FINALIST: LUCA GUADAGNINO
Out director Luca Guadagnino’s lush adaptation of André Aciman’s queer-themed novel Call Me by Your Name, about a 17-year-old’s romantic/sexual awakening with a 24-year-old over the course of the summer in northern Italy in 1983, has already earned a Golden Globe nomination and it could well be on its way to a Best Picture Oscar nomination. An auteur who combines the naturalism of location shooting, long shots, and sweeping pans that allow the action to unfold seamlessly with a formalist sensibility that includes a focus on doorways and window panes as frames within the frame, Guadagnino has delivered possibly the first queer-themed film from an out director that both elevates the art of filmmaking and is beloved by audiences for the visceral romance between Elio (a revelational Timothée Chalamet) and Armie Hammer’s Oliver, a statuesque depiction of male beauty if ever there were one.
Already a force to be reckoned with in his native Italy, Guadagnino had a couple of features under his belt before he directed his breakthrough 2010 film I Am Love, which starred his friend and frequent collaborator Tilda Swinton and explored some of Call Me by Your Name’s territory with its focus on location shooting and a bourgeous family forever changed by romance and passion. The director’s star continued to rise with his first English-language film, A Bigger Splash, in 2016, which starred Swinton and Ralph Fiennes. Todd Haynes’s deftly crafted queer romance Carol earned Oscar nods for its stars Cate Blanchett and Rooney Mara, and Gus Van Sant’s biopic with a queer political bent, Milk, earned a screenwriting Oscar for Dustin Lance Black, a Best Actor win for its lead Sean Penn, and a Best Picture nomination. But Guadagnino is poised to become the highest-profile out director to earn awards and attention for a film about desire and love between men. At the very least, the images Gaudagnino has carefully crafted to depict Elio and Oliver's love affair will be shown over and over again on network television throughout awards season.
FINALIST: LENA WAITHE
Lena Waithe made history this year at the Emmy Awards by becoming the first African-American woman to win for Outstanding Writing for a Comedy Series. The lesbian writer, actress, and producer earned this honor for co-penning an episode of Netflix’s Master of None with Aziz Ansari, “Thanksgiving,” which was inspired by her own coming-out to her family.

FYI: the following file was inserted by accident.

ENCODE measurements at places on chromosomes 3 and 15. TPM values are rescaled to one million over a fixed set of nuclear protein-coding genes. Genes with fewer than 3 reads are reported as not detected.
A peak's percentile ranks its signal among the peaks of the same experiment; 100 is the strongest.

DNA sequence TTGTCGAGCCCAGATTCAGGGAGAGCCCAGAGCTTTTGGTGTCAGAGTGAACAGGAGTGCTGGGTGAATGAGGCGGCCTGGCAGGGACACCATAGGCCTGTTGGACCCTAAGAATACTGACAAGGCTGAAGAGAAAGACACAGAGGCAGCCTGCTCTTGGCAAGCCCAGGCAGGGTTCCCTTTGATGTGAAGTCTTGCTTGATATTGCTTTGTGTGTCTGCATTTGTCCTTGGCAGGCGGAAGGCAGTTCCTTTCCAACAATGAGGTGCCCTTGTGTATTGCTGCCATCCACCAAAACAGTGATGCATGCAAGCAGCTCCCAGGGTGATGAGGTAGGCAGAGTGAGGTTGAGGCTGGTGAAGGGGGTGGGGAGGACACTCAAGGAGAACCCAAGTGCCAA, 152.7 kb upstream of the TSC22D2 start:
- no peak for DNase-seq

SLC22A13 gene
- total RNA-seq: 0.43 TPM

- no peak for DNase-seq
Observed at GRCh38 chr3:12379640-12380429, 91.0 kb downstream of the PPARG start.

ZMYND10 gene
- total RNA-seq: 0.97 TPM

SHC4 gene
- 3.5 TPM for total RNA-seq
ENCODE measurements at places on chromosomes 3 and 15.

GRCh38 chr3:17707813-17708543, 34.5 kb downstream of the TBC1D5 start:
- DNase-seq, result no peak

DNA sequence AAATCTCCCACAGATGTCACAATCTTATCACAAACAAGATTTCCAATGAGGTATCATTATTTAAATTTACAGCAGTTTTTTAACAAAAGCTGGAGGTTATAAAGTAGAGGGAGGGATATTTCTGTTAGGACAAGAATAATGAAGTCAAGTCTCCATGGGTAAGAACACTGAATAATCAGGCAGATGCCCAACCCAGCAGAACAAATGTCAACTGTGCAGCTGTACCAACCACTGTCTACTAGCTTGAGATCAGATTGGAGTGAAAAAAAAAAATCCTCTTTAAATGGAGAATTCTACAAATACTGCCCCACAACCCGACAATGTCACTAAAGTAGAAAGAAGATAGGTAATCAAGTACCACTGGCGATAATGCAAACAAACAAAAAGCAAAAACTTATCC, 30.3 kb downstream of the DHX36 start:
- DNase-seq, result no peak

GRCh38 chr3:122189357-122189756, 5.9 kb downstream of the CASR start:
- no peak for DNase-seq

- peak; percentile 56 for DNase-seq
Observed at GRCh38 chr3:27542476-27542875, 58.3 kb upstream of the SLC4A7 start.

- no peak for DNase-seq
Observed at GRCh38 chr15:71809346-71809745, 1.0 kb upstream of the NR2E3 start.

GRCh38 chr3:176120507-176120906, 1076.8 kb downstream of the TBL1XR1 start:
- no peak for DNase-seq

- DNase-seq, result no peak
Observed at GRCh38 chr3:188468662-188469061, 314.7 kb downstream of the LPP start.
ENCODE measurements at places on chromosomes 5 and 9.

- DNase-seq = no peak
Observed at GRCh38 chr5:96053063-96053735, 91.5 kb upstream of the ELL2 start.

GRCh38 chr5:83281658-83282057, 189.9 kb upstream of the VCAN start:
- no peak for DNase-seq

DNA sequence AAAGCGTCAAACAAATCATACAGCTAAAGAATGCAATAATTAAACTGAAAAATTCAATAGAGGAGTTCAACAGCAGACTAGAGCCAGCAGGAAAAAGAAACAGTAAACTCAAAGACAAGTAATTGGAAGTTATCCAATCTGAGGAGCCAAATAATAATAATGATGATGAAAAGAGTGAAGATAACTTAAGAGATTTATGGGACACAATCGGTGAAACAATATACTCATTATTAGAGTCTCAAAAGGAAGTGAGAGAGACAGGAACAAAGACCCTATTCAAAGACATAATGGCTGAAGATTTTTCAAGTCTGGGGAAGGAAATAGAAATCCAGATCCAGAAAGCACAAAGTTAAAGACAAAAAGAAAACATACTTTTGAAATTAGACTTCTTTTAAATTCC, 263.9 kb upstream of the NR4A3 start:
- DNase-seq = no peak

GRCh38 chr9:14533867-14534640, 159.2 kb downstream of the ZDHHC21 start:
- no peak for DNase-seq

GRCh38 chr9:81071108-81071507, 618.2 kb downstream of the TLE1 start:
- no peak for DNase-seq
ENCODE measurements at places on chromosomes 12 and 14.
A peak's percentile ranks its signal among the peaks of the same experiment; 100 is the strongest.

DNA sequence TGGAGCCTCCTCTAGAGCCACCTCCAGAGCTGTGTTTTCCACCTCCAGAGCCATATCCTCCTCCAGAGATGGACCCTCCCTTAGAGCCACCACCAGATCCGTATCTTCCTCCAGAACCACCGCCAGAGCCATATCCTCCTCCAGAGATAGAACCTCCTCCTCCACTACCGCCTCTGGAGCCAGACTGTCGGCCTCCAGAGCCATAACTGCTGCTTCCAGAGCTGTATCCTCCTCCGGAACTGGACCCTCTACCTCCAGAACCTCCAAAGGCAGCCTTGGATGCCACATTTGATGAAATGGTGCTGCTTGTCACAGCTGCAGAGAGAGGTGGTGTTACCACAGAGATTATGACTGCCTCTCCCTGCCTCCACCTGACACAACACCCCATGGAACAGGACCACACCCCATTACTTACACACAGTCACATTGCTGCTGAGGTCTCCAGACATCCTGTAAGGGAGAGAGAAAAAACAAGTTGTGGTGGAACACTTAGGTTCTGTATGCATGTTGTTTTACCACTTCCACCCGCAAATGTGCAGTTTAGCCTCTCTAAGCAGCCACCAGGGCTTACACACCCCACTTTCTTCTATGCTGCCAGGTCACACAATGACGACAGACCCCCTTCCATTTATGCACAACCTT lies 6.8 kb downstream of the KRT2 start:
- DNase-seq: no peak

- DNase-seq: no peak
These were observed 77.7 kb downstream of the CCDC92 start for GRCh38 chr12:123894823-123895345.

The win was a bellwether moment for Hollywood, which had chosen to honor a writer and a storyline that advocate for intersectional identities. Waithe, in another win for visibility, also took the opportunity to send a message to the LGBT community in her acceptance speech. “The things that make us different — those are our superpowers,” she declared to the world and us.
This triumph established Waithe as a face of change in the entertainment industry. White straight people may still dominate the narratives in mainstream films, but the reality of America is far more complex. Waithe, through her storytelling and roles, is helping to push Hollywood in the direction of reality.
But Master of None, in which she also costars as the queer character Denise, is far from the only mark Waithe has made in Tinseltown. She served as a producer of Justin Simien’s prescient film Dear White People — and is set to appear in its critically acclaimed Netflix adaptation of the same name. She also created a Showtime series, The Chi, which tackles police corruption and violence within communities of color in her native South Side of Chicago. Her web series, Twenties, which centers on a queer black woman, may also soon see new life on television.
But perhaps most admirably, Waithe has served as a collaborator, mentor, and possibility model to an up-and-coming generation of queer people and people of color in Hollywood. As Waithe told Out magazine, which recently honored her as Artist of the Year, “I hoped that they could see through me that when you tell your story, when you live your authentic life, only good things will come from it."